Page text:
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Bradford and Read, Boston; Lyman, Hall and Co., Portland; Swift and Chipman,
Fry and Kammerer, Printers.
District of Pennsylvania, to wit:
: “: BE IT REMEMBERED, That on the thirty-first day of : seal: January, in the thirty-sixth year of the independence of the
"******* United States of America, A. D. 1812, Farrand and Nicholas of the said district, have deposited in this office the title of a book, the
right whereof they claim as proprietors, in the words following, to wit:
“The American Review of History and Politics, and General
“— neque enim levia aut ludicra petuntur
In conformity:o the 'act diffie congress of the United States, intituled, “An act fö: th: &ncouragement of learning, by securing the copies of maps, charts and beeks; to tle authors and proprietors of such copies duringihe fines tierein mentioned”—And also to the act, enti. tled, “An act supplementary to an act, entitled “An act for the encouragement of learning, by securing the copies of maps, charts, and books, to the authors and proprietors of such copies during the time therein mentioned,” and extending the benefits thereof to the arts of designing, engraving, and etching historical and other prints.”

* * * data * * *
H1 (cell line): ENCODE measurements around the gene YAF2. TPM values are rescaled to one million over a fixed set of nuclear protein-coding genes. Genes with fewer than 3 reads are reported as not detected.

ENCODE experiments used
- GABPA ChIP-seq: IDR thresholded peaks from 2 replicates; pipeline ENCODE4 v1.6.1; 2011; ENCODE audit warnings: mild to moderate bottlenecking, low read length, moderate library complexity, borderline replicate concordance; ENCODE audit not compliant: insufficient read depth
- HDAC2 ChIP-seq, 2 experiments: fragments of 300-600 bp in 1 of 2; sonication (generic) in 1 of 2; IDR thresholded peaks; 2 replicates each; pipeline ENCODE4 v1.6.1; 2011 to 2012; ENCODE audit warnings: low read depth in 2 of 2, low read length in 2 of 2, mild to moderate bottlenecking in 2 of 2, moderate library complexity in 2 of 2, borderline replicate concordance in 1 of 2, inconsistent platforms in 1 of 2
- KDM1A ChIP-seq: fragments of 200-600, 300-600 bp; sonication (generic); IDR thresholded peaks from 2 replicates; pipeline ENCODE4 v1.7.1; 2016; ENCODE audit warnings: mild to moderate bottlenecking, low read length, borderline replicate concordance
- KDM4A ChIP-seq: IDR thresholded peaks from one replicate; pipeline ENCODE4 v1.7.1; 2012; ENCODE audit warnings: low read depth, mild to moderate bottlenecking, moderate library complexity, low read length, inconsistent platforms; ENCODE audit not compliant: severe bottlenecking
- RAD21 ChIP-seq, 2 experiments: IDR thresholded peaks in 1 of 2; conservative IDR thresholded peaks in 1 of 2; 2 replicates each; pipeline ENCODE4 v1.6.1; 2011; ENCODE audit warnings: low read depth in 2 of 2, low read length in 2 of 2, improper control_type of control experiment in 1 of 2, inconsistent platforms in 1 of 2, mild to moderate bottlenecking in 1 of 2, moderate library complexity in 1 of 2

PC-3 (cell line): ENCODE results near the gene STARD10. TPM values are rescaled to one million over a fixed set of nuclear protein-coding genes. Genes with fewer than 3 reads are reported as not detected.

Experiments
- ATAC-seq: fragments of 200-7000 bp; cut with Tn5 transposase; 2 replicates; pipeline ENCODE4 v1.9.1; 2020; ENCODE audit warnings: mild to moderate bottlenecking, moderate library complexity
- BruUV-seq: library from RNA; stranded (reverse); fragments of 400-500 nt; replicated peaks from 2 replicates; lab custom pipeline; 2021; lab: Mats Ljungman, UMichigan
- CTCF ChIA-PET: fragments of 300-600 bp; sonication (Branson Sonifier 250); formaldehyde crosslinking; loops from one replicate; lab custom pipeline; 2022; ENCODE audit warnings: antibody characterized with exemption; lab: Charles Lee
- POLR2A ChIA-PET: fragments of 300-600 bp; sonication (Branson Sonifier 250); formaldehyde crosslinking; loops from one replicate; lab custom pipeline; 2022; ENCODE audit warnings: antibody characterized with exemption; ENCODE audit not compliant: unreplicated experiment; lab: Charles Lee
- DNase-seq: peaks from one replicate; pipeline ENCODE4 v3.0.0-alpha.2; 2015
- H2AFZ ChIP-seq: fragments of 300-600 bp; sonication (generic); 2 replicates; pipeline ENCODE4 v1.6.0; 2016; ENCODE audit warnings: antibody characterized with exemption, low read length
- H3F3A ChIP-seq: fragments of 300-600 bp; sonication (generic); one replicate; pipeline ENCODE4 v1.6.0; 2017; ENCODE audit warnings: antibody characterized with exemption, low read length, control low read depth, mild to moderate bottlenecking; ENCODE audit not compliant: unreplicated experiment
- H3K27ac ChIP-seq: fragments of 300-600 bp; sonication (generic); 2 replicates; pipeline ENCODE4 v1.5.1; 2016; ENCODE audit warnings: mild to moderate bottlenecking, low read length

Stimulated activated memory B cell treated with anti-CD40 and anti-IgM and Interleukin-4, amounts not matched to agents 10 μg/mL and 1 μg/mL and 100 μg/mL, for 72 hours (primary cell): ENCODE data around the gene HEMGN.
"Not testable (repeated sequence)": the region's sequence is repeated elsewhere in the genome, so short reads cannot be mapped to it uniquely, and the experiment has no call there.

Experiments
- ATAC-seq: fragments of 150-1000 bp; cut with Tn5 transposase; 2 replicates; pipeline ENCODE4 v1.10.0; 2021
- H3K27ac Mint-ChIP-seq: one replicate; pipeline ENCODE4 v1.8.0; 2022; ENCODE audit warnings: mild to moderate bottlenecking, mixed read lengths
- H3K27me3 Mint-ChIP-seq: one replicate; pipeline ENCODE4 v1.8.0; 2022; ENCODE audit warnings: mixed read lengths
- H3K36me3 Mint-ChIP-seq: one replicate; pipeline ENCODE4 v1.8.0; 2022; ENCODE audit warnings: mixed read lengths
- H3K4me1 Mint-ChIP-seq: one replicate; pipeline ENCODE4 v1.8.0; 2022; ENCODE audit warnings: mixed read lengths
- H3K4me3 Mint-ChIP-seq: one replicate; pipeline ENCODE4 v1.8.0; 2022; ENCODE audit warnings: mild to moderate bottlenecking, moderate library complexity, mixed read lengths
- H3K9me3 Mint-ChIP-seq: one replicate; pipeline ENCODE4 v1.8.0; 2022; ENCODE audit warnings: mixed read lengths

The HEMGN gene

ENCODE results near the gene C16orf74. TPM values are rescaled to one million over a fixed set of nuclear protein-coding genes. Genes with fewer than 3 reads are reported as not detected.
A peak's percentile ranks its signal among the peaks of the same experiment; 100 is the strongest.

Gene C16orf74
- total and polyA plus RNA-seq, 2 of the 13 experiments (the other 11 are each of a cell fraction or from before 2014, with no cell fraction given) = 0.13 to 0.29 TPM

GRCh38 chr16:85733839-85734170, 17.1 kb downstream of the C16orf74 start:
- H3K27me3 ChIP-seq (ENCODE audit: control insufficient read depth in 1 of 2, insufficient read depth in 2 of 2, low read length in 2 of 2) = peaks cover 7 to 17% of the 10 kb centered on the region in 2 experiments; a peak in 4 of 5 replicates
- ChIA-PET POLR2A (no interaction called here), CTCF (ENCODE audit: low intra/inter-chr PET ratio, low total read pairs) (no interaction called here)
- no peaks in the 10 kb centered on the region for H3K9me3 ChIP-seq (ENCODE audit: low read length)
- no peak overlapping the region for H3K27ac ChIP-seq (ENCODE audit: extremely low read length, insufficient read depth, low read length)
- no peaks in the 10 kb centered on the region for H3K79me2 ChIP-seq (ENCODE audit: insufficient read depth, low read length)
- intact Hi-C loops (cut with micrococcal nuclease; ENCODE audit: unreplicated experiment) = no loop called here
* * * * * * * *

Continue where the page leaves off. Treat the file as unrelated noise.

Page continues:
THE fifth number of “the American Review,” is now offered to the public. The undertaking has as yet experienced much indulgence, and will be assiduously prosecuted, in the expectation, that it will not only continue to attract attention, but finally engage in its support the literary talents of the country. Were the list of literary contributors such as it might be, or any way proportionate to that of the subscribers, nothing would be wanting, to insure the accomplishment of the important purposes, for which the work was instituted. Some original matter of considerable interest and value, has been purposely excluded from the present Number, in order to allow place, to the documents accompanying the President's message, which, as state papers, are too important to be overlooked, and which it was thought preferable to publish in one body. It is intended to make hereafter, such a distribution of this journal, as to adapt it to the taste and pursuits, not only of professed scholars and politicians, but of the more numerous class of general readers. The correspondence on “France and England,” will be resumed, and a suitable degree of attention given to American literature.
CONTENTS of No. V.
Letter IX. The “ Theatre Français.”—Tragedy and Co-